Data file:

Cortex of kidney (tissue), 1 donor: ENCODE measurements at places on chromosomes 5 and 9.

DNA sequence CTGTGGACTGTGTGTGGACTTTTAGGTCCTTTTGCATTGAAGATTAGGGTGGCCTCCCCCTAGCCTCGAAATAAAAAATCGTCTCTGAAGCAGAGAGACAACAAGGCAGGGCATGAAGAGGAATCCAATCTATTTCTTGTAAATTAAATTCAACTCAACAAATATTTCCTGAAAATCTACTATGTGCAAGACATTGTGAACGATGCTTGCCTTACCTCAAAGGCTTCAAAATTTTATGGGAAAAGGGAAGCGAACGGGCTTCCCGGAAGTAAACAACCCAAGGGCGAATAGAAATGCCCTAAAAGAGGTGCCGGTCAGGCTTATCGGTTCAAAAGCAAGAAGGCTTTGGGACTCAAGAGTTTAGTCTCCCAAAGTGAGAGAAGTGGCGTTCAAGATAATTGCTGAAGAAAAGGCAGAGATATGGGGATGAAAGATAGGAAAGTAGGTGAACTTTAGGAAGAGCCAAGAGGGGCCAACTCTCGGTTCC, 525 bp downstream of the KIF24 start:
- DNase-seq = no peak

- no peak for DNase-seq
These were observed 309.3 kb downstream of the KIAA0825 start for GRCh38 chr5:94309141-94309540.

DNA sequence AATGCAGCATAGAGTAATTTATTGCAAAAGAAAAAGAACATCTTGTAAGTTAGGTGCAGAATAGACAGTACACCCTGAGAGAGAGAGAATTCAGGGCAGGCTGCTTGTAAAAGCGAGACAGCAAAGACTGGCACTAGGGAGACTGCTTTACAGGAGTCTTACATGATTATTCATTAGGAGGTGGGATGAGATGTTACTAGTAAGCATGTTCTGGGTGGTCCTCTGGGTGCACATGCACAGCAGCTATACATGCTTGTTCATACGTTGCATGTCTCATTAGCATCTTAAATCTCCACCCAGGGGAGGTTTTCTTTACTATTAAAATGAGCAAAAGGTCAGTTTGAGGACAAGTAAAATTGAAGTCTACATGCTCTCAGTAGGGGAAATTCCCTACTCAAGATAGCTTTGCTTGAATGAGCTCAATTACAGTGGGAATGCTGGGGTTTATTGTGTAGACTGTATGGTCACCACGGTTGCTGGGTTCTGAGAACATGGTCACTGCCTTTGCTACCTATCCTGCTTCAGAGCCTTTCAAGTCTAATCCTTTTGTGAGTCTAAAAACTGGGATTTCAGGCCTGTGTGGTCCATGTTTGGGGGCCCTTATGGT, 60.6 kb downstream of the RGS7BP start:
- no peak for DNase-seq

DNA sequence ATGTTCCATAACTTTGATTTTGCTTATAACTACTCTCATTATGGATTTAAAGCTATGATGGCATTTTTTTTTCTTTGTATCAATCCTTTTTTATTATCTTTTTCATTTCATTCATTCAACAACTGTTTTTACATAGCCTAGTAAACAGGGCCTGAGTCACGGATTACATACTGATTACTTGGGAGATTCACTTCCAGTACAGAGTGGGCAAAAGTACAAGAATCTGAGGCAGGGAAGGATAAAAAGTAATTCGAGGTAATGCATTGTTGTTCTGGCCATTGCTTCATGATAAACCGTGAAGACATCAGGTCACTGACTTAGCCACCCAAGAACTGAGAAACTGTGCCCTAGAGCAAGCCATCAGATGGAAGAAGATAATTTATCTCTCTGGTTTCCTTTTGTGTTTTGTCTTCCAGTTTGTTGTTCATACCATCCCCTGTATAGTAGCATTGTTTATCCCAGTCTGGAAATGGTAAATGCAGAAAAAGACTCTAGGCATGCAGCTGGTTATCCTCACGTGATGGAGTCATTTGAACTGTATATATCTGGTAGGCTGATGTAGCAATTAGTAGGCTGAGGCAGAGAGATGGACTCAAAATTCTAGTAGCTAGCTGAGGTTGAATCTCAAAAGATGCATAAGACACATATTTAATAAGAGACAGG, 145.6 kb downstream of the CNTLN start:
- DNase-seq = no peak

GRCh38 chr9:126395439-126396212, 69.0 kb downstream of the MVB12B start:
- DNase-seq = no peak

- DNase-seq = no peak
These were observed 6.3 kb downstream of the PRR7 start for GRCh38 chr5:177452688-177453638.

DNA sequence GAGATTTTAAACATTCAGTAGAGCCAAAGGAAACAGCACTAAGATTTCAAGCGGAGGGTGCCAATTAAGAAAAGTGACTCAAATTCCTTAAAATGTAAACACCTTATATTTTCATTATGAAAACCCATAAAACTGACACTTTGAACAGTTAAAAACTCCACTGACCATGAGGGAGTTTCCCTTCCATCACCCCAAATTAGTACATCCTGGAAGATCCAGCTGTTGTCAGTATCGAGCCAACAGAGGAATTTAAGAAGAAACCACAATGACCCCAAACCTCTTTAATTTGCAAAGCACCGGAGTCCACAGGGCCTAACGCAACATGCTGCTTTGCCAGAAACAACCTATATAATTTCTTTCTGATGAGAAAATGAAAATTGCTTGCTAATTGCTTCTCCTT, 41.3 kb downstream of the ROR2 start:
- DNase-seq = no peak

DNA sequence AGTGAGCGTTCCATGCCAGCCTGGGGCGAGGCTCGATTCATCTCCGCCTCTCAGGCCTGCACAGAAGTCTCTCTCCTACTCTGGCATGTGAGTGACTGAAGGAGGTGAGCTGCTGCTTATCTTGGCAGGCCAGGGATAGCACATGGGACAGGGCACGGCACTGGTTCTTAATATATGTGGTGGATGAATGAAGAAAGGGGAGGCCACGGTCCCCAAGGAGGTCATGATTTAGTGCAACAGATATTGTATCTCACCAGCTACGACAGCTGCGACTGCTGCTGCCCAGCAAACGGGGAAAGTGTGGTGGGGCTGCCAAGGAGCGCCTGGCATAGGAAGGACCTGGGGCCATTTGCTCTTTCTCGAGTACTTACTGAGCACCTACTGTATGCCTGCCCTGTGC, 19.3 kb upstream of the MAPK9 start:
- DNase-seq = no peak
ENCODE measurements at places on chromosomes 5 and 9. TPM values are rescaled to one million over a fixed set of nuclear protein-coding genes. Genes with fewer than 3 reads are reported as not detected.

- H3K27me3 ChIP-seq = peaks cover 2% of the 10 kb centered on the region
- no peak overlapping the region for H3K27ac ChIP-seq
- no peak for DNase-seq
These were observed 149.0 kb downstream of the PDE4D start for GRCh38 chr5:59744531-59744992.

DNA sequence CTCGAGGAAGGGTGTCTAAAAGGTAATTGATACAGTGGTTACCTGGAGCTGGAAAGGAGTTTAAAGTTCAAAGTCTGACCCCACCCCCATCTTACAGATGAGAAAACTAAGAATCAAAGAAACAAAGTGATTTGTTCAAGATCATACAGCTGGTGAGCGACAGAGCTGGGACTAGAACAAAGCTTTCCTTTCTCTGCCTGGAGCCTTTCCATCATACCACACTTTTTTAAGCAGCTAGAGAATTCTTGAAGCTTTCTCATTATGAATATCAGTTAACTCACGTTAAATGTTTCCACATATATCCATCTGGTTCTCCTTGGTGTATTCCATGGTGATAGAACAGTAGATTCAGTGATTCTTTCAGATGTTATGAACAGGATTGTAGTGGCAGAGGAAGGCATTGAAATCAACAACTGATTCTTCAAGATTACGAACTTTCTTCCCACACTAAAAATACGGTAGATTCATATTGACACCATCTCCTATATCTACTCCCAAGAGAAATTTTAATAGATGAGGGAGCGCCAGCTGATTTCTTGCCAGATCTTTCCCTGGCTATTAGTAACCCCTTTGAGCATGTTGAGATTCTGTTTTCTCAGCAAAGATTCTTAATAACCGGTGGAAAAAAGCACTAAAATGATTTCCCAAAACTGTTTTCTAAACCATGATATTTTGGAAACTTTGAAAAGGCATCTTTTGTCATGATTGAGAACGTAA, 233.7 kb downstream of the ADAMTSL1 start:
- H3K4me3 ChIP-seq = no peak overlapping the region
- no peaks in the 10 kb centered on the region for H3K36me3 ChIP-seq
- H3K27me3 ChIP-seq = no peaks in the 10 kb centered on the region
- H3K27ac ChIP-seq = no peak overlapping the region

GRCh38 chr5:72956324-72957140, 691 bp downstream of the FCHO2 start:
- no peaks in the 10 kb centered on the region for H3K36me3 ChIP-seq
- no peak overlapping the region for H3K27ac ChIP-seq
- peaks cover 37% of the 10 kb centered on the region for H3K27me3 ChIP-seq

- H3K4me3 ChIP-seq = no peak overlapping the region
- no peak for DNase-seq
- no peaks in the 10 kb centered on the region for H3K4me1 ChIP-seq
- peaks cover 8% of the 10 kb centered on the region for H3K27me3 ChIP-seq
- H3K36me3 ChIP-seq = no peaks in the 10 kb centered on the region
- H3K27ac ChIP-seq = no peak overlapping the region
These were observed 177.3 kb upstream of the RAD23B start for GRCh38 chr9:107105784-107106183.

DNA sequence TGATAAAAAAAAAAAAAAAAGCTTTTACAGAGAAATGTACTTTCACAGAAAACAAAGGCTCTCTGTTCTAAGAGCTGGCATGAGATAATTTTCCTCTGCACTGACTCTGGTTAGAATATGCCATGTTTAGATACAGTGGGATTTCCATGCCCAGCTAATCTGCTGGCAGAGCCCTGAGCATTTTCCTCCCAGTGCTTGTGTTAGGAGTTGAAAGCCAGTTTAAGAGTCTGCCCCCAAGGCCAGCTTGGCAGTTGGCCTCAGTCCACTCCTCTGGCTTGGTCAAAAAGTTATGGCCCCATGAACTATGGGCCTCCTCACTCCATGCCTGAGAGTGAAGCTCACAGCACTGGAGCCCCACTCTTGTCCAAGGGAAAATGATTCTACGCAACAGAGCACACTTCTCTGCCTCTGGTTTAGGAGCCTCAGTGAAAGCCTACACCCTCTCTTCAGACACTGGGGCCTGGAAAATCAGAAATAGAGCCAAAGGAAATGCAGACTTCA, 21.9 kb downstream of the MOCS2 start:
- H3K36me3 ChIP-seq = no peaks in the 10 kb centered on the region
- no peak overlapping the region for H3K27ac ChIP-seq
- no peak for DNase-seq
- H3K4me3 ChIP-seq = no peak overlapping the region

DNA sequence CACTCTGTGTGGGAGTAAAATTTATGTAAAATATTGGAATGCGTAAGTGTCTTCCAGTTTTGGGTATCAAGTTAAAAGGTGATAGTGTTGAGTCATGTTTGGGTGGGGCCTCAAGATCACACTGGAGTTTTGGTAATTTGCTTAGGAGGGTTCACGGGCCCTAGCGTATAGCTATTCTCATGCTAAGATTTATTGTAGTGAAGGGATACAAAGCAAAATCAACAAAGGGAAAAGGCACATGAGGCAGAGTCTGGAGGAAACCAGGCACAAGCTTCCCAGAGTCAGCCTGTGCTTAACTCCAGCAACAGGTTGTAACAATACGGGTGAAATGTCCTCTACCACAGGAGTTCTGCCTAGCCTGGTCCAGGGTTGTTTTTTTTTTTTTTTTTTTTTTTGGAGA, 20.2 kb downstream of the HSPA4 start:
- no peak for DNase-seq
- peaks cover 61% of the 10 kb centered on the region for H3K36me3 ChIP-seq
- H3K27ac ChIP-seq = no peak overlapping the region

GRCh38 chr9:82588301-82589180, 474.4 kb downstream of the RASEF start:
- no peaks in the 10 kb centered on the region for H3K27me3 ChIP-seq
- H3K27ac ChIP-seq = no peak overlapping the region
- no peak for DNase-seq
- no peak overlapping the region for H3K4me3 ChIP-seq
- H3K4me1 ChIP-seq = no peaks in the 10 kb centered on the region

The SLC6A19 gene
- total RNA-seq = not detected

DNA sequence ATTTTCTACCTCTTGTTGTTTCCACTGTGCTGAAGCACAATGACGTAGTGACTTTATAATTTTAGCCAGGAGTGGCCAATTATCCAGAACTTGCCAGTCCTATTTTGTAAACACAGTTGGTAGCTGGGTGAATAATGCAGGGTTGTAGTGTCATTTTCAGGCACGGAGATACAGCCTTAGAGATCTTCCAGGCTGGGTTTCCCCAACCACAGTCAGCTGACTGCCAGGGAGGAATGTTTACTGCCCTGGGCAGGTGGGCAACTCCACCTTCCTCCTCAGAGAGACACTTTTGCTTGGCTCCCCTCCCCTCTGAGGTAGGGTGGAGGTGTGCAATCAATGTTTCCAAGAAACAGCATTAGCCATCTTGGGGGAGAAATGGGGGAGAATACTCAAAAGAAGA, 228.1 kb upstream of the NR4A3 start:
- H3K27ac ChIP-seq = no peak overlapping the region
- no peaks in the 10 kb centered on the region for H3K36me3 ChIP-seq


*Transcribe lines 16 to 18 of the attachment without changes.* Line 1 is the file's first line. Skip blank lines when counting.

DNA sequence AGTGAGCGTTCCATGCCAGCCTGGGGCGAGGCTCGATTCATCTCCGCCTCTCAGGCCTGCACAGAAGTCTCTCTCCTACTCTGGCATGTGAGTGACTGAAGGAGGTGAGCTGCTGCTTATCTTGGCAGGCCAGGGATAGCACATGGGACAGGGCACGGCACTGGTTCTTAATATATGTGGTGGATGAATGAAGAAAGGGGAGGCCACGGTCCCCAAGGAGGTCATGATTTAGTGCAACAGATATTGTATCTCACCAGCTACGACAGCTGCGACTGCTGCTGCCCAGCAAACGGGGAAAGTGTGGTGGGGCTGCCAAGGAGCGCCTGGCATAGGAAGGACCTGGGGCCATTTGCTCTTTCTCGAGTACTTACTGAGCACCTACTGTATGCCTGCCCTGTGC, 19.3 kb upstream of the MAPK9 start:
- DNase-seq = no peak
ENCODE measurements at places on chromosomes 5 and 9. TPM values are rescaled to one million over a fixed set of nuclear protein-coding genes. Genes with fewer than 3 reads are reported as not detected.